Youth Justice


It all started with a trip to the dentist when George Jenkins was 13. He was at the dentist’s office getting braces when a pair of pliers caught his attention. When he asked what they were for, the dentist took the time to show George how his different tools worked and teach him a few facts about his teeth. George was fascinated and went home wanting to be a dentist himself when he grew up. He encouraged two of his best friends in high school to dream about going to medical school, too. Together, they have gone on to make the dream of becoming a doctor a reality.

This short version of the story leaves out many of the details that have made dentist Dr. George Jenkins, emergency medicine physician Dr. Sampson Davis, and internist Dr. Rameck Hunt inspirational role models who have been celebrated by Dr. Bill Cosby, Oprah Winfrey, Essence magazine and many others. They tell their full story in an award-winning documentary and a bestselling book, The Pact: Three Young Men Make a Promise and Fulfill a Dream.

The “Three Doctors,” as they’re now known, started out in Newark, New Jersey, and as young Black boys growing up in the city’s tough neighborhoods, medical school seemed half a world away. As Dr. Jenkins remembers, “There were no doctors or lawyers walking the streets of our communities. Where we lived, hustlers reigned, and it was easy to follow their example.” But the promise they made to each other in high school—that they were all going to medical school and would get through it together, no matter what—proved to be stronger than any of the outside forces that threatened to drag them down.

At times, those forces could appear overwhelming. The doctors grew up at the height of the crack epidemic, an era when Newark was considered one of the most dangerous cities in the country. Their own family backgrounds included checklists of different risk factors: Poverty. Single-parent households. Drug-addicted and incarcerated parents. The doctors weren’t immune to their surroundings, and they are honest about mistakes they made along the way. Two of them even spent time in juvenile detention centers.

But finding each other was critical to their success, and they now speak to young people all the time about the importance of looking for friends who will reinforce their positive choices. As Dr. Jenkins puts it, “People often ask me how I avoided getting caught up in some of the negative things many of the guys in my neighborhood were doing when I was growing up. I’ve often thought about that question myself. There wasn’t anything special about me. But I’d have to say that the kinds of friends I chose—positive guys who wanted to do the right thing—made a huge difference in how my life turned out.”

Sticking together also allowed them to take full advantage of a second big factor that changed their lives—education. As Dr. Davis says very simply, “Education saved my life.” The three doctors became close friends at their magnet high school, where they started their practice of keeping each other focused on school and dreaming about the future together. They also found teachers who supported and encouraged them, and were willing to give them a second chance when needed. When all three were accepted to a special pre-medical/pre-dental program at Seton Hall University for minority students interested in medicine, it was the opportunity for them to keep their now-famous promise to each other that they would get through college and medical school together. That’s exactly what they did through late-night study sessions, sharing summer job opportunities, admission to medical school together and supporting each other all along the way.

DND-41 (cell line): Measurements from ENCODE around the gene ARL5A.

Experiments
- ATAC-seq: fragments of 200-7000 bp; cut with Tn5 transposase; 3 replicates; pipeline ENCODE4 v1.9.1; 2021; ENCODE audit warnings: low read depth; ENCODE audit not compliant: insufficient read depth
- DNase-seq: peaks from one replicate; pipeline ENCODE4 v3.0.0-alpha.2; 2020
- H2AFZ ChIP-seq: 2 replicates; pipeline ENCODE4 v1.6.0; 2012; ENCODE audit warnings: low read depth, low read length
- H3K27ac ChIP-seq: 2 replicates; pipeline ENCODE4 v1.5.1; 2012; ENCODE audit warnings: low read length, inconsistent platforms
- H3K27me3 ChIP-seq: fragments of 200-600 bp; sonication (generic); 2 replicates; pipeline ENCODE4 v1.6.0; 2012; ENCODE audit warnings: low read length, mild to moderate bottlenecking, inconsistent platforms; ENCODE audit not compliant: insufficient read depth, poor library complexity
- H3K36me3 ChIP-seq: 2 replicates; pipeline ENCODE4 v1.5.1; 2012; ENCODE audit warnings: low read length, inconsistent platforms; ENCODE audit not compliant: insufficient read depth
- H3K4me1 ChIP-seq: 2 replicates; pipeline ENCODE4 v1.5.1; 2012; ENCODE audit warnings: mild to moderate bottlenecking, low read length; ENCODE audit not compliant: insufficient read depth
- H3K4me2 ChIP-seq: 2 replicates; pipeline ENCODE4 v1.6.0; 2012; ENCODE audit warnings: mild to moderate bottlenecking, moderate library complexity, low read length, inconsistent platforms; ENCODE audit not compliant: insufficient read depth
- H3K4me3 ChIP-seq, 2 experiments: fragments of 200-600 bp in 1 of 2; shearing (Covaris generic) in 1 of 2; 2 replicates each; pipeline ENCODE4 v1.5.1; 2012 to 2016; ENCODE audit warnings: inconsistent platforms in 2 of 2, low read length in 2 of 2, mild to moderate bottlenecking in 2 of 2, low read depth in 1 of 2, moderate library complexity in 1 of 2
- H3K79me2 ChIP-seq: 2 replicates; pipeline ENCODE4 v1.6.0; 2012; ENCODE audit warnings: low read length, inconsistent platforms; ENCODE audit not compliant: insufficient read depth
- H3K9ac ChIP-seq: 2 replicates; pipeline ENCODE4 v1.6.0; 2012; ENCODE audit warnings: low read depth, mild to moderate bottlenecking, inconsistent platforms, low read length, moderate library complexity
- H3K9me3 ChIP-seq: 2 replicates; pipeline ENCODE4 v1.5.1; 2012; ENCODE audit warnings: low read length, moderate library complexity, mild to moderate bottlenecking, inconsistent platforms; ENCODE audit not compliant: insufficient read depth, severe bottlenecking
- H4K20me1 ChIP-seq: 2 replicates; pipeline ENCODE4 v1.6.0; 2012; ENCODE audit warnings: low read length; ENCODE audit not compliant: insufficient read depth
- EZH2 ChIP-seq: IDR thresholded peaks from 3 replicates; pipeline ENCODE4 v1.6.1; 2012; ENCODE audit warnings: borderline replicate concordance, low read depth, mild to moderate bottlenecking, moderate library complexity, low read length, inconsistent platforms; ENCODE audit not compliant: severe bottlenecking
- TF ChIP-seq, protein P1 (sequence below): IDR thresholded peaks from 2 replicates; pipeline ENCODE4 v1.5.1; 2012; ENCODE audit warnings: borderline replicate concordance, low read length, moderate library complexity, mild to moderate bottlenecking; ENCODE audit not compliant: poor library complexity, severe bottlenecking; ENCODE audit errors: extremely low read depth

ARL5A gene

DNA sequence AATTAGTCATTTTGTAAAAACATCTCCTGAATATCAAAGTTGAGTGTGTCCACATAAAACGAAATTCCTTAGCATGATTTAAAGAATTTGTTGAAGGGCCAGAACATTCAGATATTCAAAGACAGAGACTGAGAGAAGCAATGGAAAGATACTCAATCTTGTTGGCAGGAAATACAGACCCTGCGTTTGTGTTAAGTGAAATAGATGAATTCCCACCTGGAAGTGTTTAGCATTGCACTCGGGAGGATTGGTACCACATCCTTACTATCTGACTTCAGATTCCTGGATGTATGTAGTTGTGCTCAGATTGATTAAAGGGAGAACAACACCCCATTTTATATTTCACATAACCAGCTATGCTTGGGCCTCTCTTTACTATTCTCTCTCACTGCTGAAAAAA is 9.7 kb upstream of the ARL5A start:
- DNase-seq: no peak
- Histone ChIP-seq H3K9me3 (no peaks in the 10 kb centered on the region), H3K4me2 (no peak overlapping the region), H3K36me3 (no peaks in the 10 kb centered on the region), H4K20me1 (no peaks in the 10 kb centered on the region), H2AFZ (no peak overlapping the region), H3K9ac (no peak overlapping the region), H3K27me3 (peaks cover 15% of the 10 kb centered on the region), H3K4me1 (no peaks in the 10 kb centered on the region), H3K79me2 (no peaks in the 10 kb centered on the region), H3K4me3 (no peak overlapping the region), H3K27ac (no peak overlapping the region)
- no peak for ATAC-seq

As doctors, they’ve been committed to helping others in neighborhoods like the one where they grew up. They are passionate about connecting with young people from similar backgrounds, and sharing their story has allowed them to have an impact that goes far beyond serving their patients. They’ve written a children’s book and created a series of cartoon characters to teach young people about the importance of education and positive peer pressure. They founded the Three Doctors Foundation to promote education, mentoring, and health awareness in inner-city communities. They’ve also written a second book, The Bond, about how their missing fathers shaped their lives. Whether it’s in their speaking appearances, on their website or through their books, they are determined to pass on some of the key lessons they’ve learned: “Never underestimate the power of self-reliance and inner strength—devise a timeline and a strategy for achieving your goals. And finally, surround yourself with like-minded people who are in line with your aspirations.”

In many ways, this story reflects important elements of CDF’s Cradle to Prison Pipeline® Campaign. Several of the elements that fuel the Pipeline to Prison, such as pervasive poverty, disparate educational opportunities, and an ineffective juvenile justice system, influenced the lives of the doctors and the people around them. But these outstanding healers have shown by example how the entry points into the Pipeline can become exit points and lead to successful transition to adulthood. More importantly, their dedication to serve and contribute to their community is the kind of commitment we all must make to reroute children away from entering the Pipeline. Our children, and adults, need more role models like the Three Doctors.